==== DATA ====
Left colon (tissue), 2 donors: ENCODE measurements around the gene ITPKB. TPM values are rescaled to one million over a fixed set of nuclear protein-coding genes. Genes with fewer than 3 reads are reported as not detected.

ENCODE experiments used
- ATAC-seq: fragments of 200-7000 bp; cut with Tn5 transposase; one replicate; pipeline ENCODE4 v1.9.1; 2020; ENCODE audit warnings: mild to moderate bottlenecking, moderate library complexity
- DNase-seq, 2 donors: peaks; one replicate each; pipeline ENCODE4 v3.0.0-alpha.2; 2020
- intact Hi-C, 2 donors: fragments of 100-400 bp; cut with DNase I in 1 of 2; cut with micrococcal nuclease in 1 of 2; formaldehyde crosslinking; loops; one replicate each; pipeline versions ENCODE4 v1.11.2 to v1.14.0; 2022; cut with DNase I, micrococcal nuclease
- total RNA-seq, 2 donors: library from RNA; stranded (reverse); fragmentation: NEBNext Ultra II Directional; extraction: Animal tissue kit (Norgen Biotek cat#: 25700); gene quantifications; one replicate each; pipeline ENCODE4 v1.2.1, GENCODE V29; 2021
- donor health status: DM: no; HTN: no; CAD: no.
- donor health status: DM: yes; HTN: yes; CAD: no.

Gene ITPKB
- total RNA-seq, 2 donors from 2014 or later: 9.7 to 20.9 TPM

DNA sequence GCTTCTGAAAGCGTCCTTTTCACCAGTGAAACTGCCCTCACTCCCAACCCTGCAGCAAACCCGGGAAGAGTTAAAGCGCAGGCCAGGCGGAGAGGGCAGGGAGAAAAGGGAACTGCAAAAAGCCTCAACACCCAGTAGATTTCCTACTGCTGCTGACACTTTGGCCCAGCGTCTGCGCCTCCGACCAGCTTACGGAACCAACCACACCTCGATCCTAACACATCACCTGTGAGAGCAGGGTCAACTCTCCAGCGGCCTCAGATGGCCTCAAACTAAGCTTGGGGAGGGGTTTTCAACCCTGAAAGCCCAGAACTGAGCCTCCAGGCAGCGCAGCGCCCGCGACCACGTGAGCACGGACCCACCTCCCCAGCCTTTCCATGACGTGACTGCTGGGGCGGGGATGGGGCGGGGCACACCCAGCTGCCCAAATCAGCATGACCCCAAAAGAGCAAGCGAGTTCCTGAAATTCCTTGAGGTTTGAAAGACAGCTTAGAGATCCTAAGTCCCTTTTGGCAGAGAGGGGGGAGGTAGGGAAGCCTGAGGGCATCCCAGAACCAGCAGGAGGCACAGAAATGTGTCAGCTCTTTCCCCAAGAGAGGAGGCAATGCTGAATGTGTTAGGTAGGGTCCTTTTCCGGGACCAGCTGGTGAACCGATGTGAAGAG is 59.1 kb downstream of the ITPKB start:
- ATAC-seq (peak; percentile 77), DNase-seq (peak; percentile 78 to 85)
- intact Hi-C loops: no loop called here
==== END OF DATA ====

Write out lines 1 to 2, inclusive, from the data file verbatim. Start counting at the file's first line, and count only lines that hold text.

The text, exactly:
Left colon (tissue), 2 donors: ENCODE measurements around the gene ITPKB. TPM values are rescaled to one million over a fixed set of nuclear protein-coding genes. Genes with fewer than 3 reads are reported as not detected.

ENCODE experiments used